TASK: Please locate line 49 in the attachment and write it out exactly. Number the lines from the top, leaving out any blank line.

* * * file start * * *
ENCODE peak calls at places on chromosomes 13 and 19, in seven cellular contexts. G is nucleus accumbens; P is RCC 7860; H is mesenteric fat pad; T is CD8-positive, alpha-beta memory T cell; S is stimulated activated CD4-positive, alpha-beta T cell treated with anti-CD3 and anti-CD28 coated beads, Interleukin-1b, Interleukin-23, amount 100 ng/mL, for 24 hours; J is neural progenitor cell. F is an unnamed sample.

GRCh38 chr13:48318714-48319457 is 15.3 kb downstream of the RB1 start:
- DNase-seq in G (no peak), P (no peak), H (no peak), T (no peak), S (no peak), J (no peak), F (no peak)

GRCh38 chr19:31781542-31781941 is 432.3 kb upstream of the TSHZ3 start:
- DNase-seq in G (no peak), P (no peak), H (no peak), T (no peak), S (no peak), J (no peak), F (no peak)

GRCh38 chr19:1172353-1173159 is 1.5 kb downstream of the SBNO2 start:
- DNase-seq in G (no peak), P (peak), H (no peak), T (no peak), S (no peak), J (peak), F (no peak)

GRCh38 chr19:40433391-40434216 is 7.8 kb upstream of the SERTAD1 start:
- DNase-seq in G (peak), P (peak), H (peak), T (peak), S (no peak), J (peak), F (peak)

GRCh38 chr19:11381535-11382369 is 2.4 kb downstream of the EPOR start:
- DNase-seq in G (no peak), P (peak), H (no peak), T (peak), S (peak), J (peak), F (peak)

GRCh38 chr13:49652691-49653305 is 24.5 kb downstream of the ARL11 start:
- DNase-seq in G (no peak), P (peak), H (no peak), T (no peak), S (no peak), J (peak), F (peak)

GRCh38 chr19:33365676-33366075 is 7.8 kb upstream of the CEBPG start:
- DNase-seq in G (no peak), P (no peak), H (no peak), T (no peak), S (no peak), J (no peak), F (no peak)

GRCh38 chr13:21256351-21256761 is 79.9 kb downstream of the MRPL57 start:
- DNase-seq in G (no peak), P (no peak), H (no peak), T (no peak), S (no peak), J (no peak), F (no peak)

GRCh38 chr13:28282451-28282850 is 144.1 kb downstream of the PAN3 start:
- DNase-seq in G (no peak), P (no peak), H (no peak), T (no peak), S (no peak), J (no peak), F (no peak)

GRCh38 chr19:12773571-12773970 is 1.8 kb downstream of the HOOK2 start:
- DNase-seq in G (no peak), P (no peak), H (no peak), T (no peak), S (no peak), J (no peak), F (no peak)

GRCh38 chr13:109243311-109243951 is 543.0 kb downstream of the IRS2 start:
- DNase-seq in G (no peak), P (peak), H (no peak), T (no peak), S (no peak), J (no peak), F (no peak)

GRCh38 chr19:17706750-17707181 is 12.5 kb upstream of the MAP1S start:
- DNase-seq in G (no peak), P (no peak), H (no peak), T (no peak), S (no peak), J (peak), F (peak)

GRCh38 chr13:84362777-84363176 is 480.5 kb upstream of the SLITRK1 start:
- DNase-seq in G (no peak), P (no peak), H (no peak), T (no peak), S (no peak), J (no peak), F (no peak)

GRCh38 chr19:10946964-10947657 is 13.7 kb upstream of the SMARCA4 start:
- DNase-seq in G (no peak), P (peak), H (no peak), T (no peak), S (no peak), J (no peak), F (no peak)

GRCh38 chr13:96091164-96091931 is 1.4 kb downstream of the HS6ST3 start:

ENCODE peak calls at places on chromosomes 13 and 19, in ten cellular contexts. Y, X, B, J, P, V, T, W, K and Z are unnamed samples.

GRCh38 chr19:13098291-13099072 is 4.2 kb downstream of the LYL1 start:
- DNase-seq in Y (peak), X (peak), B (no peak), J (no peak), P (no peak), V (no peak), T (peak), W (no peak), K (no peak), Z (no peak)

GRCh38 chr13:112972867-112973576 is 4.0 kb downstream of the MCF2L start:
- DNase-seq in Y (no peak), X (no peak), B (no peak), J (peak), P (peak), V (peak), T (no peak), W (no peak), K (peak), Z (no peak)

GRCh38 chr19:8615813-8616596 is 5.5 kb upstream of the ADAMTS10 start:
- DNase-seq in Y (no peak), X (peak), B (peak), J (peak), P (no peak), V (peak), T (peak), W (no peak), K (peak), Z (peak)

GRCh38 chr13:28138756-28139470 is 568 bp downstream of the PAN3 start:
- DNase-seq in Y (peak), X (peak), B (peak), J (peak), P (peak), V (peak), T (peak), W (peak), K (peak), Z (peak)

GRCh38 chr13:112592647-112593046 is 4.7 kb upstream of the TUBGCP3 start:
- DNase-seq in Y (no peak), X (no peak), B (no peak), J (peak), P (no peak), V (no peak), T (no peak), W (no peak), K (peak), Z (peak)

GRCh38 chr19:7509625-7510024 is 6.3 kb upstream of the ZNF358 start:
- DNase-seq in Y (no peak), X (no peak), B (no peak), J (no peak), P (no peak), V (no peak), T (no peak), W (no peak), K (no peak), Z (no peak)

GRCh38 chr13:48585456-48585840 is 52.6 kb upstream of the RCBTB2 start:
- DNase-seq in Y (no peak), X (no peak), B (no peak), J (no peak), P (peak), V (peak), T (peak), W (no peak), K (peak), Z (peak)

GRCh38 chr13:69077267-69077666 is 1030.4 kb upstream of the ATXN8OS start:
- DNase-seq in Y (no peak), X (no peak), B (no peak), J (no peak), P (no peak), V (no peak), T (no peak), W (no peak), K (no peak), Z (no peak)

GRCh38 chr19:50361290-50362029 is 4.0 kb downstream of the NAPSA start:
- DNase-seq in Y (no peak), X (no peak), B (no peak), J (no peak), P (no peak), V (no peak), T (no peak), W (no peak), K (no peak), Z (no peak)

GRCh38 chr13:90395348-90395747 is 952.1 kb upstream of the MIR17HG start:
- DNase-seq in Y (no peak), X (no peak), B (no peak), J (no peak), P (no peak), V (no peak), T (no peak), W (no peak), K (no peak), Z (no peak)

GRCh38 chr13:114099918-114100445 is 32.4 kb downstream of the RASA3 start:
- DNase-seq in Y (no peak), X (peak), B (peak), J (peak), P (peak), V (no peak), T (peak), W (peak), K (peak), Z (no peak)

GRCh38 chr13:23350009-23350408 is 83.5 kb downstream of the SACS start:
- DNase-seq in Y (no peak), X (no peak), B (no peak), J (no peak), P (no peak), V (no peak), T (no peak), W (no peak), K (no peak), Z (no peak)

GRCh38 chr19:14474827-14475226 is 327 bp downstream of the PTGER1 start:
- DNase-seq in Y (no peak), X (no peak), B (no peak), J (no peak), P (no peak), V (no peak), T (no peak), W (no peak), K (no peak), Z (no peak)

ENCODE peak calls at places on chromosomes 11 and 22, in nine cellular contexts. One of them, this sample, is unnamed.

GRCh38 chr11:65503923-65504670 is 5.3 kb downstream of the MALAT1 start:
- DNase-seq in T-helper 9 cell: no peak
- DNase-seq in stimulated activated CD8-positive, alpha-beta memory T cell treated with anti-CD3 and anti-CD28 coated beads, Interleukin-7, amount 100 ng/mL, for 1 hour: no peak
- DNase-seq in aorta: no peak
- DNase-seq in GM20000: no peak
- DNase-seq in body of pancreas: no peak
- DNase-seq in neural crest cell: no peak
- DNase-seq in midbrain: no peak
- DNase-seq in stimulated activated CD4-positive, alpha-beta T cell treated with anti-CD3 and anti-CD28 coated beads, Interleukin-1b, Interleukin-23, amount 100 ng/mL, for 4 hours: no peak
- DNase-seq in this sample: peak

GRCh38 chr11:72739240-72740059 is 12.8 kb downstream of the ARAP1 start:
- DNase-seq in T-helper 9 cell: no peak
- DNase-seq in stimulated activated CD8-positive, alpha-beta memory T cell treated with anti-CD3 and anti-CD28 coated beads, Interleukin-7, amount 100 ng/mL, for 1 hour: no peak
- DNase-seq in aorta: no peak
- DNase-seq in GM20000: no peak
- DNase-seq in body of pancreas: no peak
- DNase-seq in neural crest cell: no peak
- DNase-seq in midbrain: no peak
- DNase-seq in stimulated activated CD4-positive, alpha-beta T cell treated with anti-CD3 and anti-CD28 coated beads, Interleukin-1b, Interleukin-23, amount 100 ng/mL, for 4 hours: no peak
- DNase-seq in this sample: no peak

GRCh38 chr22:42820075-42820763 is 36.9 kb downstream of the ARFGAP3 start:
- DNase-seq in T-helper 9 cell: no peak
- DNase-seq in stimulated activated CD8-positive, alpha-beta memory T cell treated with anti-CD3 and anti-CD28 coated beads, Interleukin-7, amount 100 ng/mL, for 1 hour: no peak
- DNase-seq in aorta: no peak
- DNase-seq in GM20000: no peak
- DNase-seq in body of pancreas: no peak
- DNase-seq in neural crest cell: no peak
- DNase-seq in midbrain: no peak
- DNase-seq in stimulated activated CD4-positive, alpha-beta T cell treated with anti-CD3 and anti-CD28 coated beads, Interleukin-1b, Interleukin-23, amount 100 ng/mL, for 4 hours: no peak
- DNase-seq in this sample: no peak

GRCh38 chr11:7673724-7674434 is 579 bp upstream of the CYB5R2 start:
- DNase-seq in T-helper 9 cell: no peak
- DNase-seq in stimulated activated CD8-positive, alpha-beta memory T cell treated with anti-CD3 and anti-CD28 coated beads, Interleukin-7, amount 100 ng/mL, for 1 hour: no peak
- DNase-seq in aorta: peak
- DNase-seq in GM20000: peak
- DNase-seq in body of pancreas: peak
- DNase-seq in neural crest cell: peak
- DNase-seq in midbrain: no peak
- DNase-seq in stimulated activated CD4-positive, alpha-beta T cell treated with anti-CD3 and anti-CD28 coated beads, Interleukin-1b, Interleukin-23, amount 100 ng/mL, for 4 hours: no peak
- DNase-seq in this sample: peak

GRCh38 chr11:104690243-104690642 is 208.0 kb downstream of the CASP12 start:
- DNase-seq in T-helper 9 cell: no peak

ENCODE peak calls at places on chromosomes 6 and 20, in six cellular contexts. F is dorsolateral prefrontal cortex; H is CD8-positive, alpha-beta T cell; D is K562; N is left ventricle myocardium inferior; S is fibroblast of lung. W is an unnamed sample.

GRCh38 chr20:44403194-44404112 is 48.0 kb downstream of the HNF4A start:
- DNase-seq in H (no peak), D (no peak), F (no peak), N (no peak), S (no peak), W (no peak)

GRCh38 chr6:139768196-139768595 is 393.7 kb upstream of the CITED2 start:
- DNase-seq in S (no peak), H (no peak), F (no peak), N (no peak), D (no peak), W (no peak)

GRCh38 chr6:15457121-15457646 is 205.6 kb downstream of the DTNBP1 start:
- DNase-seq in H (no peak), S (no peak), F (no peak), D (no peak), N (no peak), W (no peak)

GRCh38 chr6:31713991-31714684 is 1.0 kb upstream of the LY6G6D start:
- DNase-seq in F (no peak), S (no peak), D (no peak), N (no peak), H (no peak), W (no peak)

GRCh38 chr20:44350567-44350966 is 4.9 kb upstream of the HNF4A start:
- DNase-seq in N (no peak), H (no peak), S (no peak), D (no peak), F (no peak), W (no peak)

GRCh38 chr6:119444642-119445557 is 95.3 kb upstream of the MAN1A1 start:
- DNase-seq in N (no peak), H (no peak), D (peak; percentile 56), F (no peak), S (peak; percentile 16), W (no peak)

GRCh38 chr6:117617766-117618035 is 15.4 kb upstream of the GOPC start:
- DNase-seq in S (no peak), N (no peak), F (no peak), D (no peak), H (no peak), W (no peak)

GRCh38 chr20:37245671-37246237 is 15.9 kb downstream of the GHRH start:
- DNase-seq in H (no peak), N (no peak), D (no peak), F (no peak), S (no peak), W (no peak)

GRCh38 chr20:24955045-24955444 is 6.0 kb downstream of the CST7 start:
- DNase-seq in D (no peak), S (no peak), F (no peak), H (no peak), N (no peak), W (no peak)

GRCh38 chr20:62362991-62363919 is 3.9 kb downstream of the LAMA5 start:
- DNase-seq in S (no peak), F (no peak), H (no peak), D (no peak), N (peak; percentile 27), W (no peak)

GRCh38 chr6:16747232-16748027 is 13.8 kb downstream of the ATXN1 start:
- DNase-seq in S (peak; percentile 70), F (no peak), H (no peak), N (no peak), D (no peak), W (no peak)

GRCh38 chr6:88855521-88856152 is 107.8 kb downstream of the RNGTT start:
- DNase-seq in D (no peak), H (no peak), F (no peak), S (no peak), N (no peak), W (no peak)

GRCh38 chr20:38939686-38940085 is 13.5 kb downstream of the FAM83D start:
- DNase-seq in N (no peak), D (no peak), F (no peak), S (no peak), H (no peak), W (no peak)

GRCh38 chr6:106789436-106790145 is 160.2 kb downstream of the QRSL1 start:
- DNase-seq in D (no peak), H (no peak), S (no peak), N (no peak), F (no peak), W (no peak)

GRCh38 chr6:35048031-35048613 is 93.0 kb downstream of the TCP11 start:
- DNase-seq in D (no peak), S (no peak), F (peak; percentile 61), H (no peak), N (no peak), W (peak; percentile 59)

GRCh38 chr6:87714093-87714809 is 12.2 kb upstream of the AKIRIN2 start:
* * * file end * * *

- DNase-seq in Y (no peak), X (no peak), B (no peak), J (no peak), P (no peak), V (no peak), T (no peak), W (no peak), K (no peak), Z (no peak)